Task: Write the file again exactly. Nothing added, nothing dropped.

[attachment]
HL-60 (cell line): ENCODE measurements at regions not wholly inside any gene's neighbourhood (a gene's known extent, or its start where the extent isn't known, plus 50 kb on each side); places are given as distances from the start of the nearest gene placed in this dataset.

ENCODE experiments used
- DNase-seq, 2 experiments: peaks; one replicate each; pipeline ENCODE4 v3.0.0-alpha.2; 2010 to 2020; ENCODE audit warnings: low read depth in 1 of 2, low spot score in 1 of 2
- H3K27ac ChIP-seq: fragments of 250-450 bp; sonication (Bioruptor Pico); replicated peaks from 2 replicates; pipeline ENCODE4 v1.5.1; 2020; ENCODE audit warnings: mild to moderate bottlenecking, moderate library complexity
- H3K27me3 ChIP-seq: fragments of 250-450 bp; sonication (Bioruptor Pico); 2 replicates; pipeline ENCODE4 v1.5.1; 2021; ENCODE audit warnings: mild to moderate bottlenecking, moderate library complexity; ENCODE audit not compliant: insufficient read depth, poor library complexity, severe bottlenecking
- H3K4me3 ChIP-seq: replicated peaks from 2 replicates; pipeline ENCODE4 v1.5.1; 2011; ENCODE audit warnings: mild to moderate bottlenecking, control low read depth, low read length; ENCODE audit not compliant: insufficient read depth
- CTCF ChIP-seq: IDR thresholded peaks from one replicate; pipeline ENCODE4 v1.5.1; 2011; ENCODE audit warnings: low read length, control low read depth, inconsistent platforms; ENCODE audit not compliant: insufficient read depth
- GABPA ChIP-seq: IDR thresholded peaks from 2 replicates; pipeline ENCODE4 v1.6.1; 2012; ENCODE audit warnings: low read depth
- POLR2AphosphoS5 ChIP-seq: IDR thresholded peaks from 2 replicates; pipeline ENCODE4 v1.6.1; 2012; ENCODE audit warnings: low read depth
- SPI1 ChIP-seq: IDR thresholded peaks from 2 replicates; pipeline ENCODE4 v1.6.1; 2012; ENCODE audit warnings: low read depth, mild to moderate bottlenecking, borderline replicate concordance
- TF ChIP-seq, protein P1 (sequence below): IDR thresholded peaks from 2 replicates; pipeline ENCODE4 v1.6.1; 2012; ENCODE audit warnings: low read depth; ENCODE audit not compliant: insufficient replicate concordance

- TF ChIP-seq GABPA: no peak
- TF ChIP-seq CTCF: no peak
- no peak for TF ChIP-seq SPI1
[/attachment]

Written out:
HL-60 (cell line): ENCODE measurements at regions not wholly inside any gene's neighbourhood (a gene's known extent, or its start where the extent isn't known, plus 50 kb on each side); places are given as distances from the start of the nearest gene placed in this dataset.

ENCODE experiments used
- DNase-seq, 2 experiments: peaks; one replicate each; pipeline ENCODE4 v3.0.0-alpha.2; 2010 to 2020; ENCODE audit warnings: low read depth in 1 of 2, low spot score in 1 of 2
- H3K27ac ChIP-seq: fragments of 250-450 bp; sonication (Bioruptor Pico); replicated peaks from 2 replicates; pipeline ENCODE4 v1.5.1; 2020; ENCODE audit warnings: mild to moderate bottlenecking, moderate library complexity
- H3K27me3 ChIP-seq: fragments of 250-450 bp; sonication (Bioruptor Pico); 2 replicates; pipeline ENCODE4 v1.5.1; 2021; ENCODE audit warnings: mild to moderate bottlenecking, moderate library complexity; ENCODE audit not compliant: insufficient read depth, poor library complexity, severe bottlenecking
- H3K4me3 ChIP-seq: replicated peaks from 2 replicates; pipeline ENCODE4 v1.5.1; 2011; ENCODE audit warnings: mild to moderate bottlenecking, control low read depth, low read length; ENCODE audit not compliant: insufficient read depth
- CTCF ChIP-seq: IDR thresholded peaks from one replicate; pipeline ENCODE4 v1.5.1; 2011; ENCODE audit warnings: low read length, control low read depth, inconsistent platforms; ENCODE audit not compliant: insufficient read depth
- GABPA ChIP-seq: IDR thresholded peaks from 2 replicates; pipeline ENCODE4 v1.6.1; 2012; ENCODE audit warnings: low read depth
- POLR2AphosphoS5 ChIP-seq: IDR thresholded peaks from 2 replicates; pipeline ENCODE4 v1.6.1; 2012; ENCODE audit warnings: low read depth
- SPI1 ChIP-seq: IDR thresholded peaks from 2 replicates; pipeline ENCODE4 v1.6.1; 2012; ENCODE audit warnings: low read depth, mild to moderate bottlenecking, borderline replicate concordance
- TF ChIP-seq, protein P1 (sequence below): IDR thresholded peaks from 2 replicates; pipeline ENCODE4 v1.6.1; 2012; ENCODE audit warnings: low read depth; ENCODE audit not compliant: insufficient replicate concordance

- TF ChIP-seq GABPA: no peak
- TF ChIP-seq CTCF: no peak
- no peak for TF ChIP-seq SPI1